The recovery of the Eastern Pacific gray whale from the brink of extinction is the single greatest turnaround of a marine mammal population, and the whale's myriad connections to human cultural conflicts are no less impressive in their scope.
In New Times' special project "Shades of Gray," reporters from several of our papers have traveled from Siberia to Mexico to tell the complex tale of a creature whose annual migration -- at 12,000 miles round trip -- is the longest by any mammal.
In what is believed to be the most successful direct mail campaign ever conducted by environmentalists, Lopez and the team struck gold.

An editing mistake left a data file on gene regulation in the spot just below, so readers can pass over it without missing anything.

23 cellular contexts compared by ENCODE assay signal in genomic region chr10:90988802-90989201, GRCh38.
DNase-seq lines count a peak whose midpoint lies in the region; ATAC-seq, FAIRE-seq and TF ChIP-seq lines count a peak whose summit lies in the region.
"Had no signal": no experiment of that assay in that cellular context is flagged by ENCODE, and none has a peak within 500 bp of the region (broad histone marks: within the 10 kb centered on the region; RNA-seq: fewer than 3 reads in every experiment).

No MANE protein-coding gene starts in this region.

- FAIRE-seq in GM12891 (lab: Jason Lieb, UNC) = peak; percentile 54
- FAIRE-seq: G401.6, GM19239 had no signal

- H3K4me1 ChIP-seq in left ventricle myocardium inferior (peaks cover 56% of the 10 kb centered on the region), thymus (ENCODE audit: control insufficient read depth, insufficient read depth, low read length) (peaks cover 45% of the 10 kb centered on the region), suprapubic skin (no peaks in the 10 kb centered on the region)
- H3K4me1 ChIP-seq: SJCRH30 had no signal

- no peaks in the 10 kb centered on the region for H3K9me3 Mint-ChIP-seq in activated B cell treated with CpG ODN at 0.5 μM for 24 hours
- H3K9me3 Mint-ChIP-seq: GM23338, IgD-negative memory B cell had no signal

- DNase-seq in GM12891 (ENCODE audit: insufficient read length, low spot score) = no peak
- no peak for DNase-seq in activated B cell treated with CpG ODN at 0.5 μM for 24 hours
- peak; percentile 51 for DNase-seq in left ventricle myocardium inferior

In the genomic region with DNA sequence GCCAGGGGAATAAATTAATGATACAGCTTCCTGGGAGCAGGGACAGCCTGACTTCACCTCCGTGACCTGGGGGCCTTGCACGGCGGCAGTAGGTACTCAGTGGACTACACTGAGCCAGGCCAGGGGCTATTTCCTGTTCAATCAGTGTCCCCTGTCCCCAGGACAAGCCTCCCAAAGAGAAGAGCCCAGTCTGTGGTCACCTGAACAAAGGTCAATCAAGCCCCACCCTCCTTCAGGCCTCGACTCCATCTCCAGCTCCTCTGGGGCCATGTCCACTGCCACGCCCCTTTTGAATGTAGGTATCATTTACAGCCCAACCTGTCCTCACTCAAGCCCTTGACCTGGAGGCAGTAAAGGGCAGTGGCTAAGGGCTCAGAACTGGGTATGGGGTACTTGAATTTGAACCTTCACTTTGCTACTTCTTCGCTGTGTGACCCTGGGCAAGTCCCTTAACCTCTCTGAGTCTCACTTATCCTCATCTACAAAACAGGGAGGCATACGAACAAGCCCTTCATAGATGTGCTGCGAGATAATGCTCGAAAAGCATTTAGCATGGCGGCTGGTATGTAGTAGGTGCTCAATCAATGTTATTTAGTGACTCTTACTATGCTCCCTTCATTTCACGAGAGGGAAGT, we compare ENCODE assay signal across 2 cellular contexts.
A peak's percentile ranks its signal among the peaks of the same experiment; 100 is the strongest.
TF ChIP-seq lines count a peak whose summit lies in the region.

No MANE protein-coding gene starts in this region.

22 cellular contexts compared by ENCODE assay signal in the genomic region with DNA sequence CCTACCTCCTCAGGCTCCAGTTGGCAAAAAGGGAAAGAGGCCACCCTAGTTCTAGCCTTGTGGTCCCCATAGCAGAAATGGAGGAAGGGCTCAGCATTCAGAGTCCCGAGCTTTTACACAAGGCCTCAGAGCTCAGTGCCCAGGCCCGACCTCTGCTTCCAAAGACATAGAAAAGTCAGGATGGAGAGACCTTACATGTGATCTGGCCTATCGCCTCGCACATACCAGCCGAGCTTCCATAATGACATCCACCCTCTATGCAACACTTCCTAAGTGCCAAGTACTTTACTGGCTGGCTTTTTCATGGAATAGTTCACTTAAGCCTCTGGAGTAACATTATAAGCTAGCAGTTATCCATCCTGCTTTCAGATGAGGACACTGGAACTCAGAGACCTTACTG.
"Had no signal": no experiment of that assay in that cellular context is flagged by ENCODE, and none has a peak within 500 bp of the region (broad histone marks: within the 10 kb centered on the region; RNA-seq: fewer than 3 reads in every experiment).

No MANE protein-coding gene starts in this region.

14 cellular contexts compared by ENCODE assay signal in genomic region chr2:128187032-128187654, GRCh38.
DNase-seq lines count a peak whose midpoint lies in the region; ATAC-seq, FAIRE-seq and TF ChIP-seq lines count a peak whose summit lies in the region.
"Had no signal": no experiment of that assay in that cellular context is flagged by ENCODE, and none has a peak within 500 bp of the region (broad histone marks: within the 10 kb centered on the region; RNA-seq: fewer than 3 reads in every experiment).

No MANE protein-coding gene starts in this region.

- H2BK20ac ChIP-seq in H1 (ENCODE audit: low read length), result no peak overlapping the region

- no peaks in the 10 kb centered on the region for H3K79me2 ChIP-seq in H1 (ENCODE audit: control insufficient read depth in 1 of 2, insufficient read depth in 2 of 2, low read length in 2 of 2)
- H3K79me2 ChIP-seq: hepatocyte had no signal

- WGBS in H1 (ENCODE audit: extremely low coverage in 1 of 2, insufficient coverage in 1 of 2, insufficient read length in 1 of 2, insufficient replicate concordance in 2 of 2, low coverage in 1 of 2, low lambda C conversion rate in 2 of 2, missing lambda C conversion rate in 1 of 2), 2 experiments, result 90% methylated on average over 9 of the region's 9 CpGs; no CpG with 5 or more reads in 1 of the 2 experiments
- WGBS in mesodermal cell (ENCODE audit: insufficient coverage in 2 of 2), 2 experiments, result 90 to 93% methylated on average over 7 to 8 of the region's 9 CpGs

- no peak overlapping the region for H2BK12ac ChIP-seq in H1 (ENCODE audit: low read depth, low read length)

In 1997, 8.6 million letters went to the public, while 857,000 pieces of mail went to members. They got back checks averaging $15 each and raised $2.3 million that year -- not including sizable individual bequests inspired by the fight and $1,000 donations from the group's Council of 1000. NRDC membership rolls shot up again, from 350,000 to 458,000. Directed by NRDC to sign petitions to blast Mitsubishi, 300,000 people demanded that the stunned company stop the project.
In 1997 and following years, the nonprofit NRDC board agreed to revolve the new membership funds right back into the direct mail campaign.
"NRDC -- it's not well-known or the greatest name in the world, because it was chosen by a bunch of lawyers," says Lopez. "But we had a huge name in Bobby Kennedy, who is an attorney for our board. When we put his cover letter into our package, and he is totally into the idea of leaving a pristine area pristine, it made people feel totally confident in us."